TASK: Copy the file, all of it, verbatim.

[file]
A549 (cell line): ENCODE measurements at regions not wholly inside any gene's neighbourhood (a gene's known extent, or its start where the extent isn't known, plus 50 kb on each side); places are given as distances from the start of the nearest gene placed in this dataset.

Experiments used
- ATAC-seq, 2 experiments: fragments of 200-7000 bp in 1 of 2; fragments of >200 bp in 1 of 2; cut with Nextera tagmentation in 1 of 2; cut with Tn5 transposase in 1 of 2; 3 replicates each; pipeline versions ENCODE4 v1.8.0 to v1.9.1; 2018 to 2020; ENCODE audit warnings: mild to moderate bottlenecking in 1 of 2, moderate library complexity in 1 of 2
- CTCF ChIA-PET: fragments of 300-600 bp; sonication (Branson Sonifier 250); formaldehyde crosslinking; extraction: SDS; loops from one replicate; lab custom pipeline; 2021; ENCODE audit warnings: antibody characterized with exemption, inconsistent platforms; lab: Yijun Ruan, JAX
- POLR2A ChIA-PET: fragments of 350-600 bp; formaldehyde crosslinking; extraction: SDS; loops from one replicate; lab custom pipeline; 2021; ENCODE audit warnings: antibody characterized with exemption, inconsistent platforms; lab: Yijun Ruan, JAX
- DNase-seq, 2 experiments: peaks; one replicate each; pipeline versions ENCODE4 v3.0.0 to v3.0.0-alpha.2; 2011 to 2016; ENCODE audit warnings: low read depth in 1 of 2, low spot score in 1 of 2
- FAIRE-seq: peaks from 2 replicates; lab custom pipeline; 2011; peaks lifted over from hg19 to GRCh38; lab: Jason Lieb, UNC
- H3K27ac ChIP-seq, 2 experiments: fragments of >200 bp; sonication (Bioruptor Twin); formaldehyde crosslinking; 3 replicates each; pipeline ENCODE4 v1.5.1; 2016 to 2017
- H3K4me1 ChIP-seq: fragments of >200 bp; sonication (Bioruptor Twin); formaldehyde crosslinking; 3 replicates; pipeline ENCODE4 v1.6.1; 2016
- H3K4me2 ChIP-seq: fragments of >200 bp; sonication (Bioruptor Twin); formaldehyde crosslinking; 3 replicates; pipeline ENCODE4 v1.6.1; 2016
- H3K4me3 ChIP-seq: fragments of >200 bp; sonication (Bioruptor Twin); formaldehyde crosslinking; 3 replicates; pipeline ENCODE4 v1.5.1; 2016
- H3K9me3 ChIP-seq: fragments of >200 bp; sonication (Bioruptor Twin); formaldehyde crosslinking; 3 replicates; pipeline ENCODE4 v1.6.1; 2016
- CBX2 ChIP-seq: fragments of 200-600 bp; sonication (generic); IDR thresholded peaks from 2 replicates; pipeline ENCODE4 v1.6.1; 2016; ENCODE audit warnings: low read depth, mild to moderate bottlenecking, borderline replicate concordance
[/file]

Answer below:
A549 (cell line): ENCODE measurements at regions not wholly inside any gene's neighbourhood (a gene's known extent, or its start where the extent isn't known, plus 50 kb on each side); places are given as distances from the start of the nearest gene placed in this dataset.

Experiments used
- ATAC-seq, 2 experiments: fragments of 200-7000 bp in 1 of 2; fragments of >200 bp in 1 of 2; cut with Nextera tagmentation in 1 of 2; cut with Tn5 transposase in 1 of 2; 3 replicates each; pipeline versions ENCODE4 v1.8.0 to v1.9.1; 2018 to 2020; ENCODE audit warnings: mild to moderate bottlenecking in 1 of 2, moderate library complexity in 1 of 2
- CTCF ChIA-PET: fragments of 300-600 bp; sonication (Branson Sonifier 250); formaldehyde crosslinking; extraction: SDS; loops from one replicate; lab custom pipeline; 2021; ENCODE audit warnings: antibody characterized with exemption, inconsistent platforms; lab: Yijun Ruan, JAX
- POLR2A ChIA-PET: fragments of 350-600 bp; formaldehyde crosslinking; extraction: SDS; loops from one replicate; lab custom pipeline; 2021; ENCODE audit warnings: antibody characterized with exemption, inconsistent platforms; lab: Yijun Ruan, JAX
- DNase-seq, 2 experiments: peaks; one replicate each; pipeline versions ENCODE4 v3.0.0 to v3.0.0-alpha.2; 2011 to 2016; ENCODE audit warnings: low read depth in 1 of 2, low spot score in 1 of 2
- FAIRE-seq: peaks from 2 replicates; lab custom pipeline; 2011; peaks lifted over from hg19 to GRCh38; lab: Jason Lieb, UNC
- H3K27ac ChIP-seq, 2 experiments: fragments of >200 bp; sonication (Bioruptor Twin); formaldehyde crosslinking; 3 replicates each; pipeline ENCODE4 v1.5.1; 2016 to 2017
- H3K4me1 ChIP-seq: fragments of >200 bp; sonication (Bioruptor Twin); formaldehyde crosslinking; 3 replicates; pipeline ENCODE4 v1.6.1; 2016
- H3K4me2 ChIP-seq: fragments of >200 bp; sonication (Bioruptor Twin); formaldehyde crosslinking; 3 replicates; pipeline ENCODE4 v1.6.1; 2016
- H3K4me3 ChIP-seq: fragments of >200 bp; sonication (Bioruptor Twin); formaldehyde crosslinking; 3 replicates; pipeline ENCODE4 v1.5.1; 2016
- H3K9me3 ChIP-seq: fragments of >200 bp; sonication (Bioruptor Twin); formaldehyde crosslinking; 3 replicates; pipeline ENCODE4 v1.6.1; 2016
- CBX2 ChIP-seq: fragments of 200-600 bp; sonication (generic); IDR thresholded peaks from 2 replicates; pipeline ENCODE4 v1.6.1; 2016; ENCODE audit warnings: low read depth, mild to moderate bottlenecking, borderline replicate concordance